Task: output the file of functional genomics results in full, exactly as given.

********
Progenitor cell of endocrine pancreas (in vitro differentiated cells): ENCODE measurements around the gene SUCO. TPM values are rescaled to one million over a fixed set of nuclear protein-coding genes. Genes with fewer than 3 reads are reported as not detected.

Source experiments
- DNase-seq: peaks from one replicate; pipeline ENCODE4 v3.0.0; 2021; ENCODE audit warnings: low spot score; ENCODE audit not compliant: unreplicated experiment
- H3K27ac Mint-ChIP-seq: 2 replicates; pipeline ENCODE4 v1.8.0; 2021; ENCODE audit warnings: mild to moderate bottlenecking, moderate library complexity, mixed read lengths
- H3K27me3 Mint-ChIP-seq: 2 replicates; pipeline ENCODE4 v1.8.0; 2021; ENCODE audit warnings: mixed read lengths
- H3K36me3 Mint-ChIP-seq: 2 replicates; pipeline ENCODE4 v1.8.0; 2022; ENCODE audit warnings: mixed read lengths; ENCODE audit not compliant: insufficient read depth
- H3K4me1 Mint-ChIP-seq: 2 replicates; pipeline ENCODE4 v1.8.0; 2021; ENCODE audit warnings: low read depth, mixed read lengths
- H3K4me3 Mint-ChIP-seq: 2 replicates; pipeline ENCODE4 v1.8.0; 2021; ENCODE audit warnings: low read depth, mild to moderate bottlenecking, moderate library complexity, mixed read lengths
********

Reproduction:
Progenitor cell of endocrine pancreas (in vitro differentiated cells): ENCODE measurements around the gene SUCO. TPM values are rescaled to one million over a fixed set of nuclear protein-coding genes. Genes with fewer than 3 reads are reported as not detected.

Source experiments
- DNase-seq: peaks from one replicate; pipeline ENCODE4 v3.0.0; 2021; ENCODE audit warnings: low spot score; ENCODE audit not compliant: unreplicated experiment
- H3K27ac Mint-ChIP-seq: 2 replicates; pipeline ENCODE4 v1.8.0; 2021; ENCODE audit warnings: mild to moderate bottlenecking, moderate library complexity, mixed read lengths
- H3K27me3 Mint-ChIP-seq: 2 replicates; pipeline ENCODE4 v1.8.0; 2021; ENCODE audit warnings: mixed read lengths
- H3K36me3 Mint-ChIP-seq: 2 replicates; pipeline ENCODE4 v1.8.0; 2022; ENCODE audit warnings: mixed read lengths; ENCODE audit not compliant: insufficient read depth
- H3K4me1 Mint-ChIP-seq: 2 replicates; pipeline ENCODE4 v1.8.0; 2021; ENCODE audit warnings: low read depth, mixed read lengths
- H3K4me3 Mint-ChIP-seq: 2 replicates; pipeline ENCODE4 v1.8.0; 2021; ENCODE audit warnings: low read depth, mild to moderate bottlenecking, moderate library complexity, mixed read lengths